- UC Berkeley English Department
- UC Berkeley Architecture Department
- Townsend Center for the Humanities
Talks at this conferenceAdd a talk
Co-organizers: Padma Maitland (UCB Architecture, SSEAS); Christopher P. Miller (UCB English); Marta Figlerowicz (Harvard Society of Fellows)
When and why do we attribute emotions to inanimate objects? What does it mean to objectify emotions—and is it possible to not reify them when we treat them as objects of scholarly inquiry? What does it mean to think of human bodies as emotionally charged material objects, and how do bodies relate to other objects—such as buildings or works of literature—that we often treat as also charged with feeling?
“Object Emotions” aims to set in conversation several very recent developments in criticism that include thing theory, affect theory, and the history of emotions. We would like to foster an interdisciplinary dialogue among scholars who study the relationship ofemotions to objects in architecture, literature, art, and area studies as well as those who focus on how emotions themselves have become topics of inquiry. This conference is inspired by the heightened attention that many members of various disciplines have recently begun to pay to emotions as new points of entry into history, literature, art, architecture, and the social sciences. It is also inspired by the many-sided confusions and doubts that this interest in emotions has sparked across these disciplines. During the conference we would like to ask how we can make sense of emotionally charged objects, or of feelings that inspire us to create things, without oversimplifying or idealizing such connections.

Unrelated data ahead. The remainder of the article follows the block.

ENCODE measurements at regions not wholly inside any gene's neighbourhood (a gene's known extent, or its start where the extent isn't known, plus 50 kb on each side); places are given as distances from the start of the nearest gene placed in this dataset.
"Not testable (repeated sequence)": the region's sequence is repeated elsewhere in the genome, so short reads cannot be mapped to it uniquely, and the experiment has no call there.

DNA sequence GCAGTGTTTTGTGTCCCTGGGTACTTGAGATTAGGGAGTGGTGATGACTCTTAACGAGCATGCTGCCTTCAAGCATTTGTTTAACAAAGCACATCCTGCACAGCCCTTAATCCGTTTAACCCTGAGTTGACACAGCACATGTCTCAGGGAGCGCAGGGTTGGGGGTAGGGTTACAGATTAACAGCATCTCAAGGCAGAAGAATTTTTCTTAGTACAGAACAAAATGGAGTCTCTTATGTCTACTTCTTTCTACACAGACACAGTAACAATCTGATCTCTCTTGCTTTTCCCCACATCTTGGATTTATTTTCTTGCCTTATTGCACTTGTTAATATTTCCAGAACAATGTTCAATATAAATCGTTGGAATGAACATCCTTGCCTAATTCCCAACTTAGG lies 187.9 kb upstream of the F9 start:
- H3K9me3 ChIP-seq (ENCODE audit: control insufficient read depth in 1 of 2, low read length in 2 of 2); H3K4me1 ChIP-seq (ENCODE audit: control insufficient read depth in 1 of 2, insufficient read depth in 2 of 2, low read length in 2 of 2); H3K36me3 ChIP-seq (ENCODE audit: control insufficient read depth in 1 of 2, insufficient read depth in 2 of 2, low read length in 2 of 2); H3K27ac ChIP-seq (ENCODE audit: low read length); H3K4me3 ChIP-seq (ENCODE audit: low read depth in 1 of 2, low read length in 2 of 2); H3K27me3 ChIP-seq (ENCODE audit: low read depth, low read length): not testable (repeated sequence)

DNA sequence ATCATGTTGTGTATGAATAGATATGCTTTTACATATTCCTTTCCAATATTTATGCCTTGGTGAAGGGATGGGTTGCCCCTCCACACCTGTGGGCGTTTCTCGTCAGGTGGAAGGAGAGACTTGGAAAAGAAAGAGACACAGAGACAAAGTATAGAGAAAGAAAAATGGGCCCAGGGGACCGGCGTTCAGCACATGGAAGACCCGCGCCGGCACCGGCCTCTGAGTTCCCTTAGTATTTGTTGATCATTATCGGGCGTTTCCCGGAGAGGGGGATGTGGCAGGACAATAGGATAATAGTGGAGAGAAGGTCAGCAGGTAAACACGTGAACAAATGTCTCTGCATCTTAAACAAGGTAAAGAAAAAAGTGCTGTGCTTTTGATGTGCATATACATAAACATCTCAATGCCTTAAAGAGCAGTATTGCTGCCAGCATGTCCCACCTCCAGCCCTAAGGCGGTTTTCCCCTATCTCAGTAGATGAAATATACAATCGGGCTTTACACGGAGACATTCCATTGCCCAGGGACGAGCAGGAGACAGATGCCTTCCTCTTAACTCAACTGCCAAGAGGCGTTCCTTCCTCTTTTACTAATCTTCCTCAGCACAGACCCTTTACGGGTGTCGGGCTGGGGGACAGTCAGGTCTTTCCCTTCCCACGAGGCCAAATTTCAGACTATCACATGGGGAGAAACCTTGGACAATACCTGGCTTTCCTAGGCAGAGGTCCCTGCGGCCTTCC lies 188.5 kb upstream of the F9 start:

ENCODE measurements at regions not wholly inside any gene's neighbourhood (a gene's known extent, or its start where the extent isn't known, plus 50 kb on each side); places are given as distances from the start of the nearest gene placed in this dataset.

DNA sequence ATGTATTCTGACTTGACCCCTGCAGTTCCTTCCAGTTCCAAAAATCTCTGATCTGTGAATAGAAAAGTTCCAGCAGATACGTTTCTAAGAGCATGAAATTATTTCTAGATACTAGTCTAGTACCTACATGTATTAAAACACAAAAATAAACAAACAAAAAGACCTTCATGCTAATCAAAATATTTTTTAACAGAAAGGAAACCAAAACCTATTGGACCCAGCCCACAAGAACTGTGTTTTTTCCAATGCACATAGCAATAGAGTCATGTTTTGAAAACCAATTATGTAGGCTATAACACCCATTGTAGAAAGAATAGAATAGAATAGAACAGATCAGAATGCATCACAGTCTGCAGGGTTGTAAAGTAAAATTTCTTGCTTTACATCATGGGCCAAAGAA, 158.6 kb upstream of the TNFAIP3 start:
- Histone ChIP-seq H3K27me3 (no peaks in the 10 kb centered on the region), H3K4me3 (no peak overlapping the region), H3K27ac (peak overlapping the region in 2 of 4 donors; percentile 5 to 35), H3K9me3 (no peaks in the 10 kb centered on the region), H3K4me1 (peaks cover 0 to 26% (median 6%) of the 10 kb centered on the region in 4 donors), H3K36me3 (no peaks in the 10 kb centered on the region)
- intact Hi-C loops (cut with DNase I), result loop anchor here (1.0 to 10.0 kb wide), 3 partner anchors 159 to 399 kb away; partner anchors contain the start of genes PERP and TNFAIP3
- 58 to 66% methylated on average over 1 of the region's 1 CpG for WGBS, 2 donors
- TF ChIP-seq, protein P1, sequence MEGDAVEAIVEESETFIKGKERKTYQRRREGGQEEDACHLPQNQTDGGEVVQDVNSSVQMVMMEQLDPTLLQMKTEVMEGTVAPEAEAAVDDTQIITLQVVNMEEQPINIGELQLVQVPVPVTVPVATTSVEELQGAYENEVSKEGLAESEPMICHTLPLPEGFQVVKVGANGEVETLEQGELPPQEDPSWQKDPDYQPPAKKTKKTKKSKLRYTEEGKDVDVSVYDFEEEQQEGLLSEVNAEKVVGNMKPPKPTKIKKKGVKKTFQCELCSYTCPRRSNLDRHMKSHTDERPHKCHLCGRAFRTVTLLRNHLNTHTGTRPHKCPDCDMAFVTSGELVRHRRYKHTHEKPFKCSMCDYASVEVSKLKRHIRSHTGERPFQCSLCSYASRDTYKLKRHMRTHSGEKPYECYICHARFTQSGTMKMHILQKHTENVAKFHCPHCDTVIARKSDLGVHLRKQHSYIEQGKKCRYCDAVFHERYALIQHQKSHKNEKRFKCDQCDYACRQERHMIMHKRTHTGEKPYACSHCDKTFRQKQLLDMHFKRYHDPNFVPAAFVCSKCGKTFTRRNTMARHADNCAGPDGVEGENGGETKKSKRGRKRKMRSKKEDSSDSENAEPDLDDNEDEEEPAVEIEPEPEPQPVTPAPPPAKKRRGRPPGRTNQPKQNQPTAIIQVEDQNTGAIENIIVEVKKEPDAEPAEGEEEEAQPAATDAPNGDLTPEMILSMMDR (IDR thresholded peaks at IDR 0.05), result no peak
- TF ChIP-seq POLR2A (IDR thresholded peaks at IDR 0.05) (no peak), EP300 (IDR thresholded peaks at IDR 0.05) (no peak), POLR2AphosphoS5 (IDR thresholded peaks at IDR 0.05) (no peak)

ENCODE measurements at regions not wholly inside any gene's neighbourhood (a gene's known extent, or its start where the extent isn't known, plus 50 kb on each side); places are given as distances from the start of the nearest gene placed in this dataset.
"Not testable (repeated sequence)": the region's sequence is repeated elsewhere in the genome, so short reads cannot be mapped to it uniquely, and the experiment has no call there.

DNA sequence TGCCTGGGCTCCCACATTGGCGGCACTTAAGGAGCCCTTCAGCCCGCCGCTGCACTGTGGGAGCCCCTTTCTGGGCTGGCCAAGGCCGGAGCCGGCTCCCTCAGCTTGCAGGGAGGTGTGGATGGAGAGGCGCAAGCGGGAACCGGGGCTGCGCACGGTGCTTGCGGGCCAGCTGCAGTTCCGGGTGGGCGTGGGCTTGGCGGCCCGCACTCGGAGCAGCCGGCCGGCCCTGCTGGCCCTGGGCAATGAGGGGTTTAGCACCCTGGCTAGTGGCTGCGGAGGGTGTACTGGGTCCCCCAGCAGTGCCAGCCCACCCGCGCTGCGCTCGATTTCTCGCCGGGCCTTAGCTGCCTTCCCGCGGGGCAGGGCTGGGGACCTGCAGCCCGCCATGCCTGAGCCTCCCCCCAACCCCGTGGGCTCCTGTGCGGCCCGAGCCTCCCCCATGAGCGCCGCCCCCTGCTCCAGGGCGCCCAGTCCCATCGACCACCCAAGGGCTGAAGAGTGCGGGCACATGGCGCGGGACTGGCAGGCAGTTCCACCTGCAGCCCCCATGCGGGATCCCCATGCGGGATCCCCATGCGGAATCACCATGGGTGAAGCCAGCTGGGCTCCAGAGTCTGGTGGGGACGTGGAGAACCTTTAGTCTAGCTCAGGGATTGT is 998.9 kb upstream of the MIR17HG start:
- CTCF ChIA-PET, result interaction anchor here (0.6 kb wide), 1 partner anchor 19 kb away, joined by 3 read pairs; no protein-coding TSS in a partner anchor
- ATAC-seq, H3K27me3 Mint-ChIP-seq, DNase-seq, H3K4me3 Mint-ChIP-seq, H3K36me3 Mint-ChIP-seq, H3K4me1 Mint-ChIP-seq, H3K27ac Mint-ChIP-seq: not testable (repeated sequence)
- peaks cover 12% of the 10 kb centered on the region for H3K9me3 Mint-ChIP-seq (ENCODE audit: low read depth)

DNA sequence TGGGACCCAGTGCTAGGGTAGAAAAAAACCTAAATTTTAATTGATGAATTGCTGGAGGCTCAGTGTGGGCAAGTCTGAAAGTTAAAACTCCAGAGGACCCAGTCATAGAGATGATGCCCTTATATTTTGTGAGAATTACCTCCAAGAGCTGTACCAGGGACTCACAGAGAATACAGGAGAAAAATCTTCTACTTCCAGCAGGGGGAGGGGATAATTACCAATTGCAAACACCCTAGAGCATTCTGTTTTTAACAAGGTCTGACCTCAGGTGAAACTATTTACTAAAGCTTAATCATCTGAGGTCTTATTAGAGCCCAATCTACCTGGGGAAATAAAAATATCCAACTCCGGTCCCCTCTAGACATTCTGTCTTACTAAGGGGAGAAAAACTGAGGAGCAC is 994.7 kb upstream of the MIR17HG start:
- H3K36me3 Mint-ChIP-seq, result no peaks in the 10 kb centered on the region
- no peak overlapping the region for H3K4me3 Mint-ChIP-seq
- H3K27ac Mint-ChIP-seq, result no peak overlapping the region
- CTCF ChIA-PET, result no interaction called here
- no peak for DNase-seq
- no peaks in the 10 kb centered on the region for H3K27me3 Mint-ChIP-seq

On the one hand, we hope that this conference will help to bring out the shared doubts within these disciplines about staid notions of objects as ‘objective’ and emotions as ‘subjective’ entities—and about our ability to set firm boundaries between the objects we attend to and the emotions we attach to them. On the other hand, we would like to highlight and explore divergences among the ways feelings and things are related to each other in each of these disciplines: to think about the particular challenges of describingemotions in relation to buildings as opposed to poems, in relation to statues as opposed to landscapes. We hope that comparisons between how emotions and objects are defined in each of these fields will help sharpen participants’ current critical lenses, and also help them appreciate what is local or field-specific about their particular approach to these questions.
The conference will take place at UC Berkeley on October 4th and 5th. Participants will include both graduate students and faculty members.
Contact: Padma Maitland [email protected]
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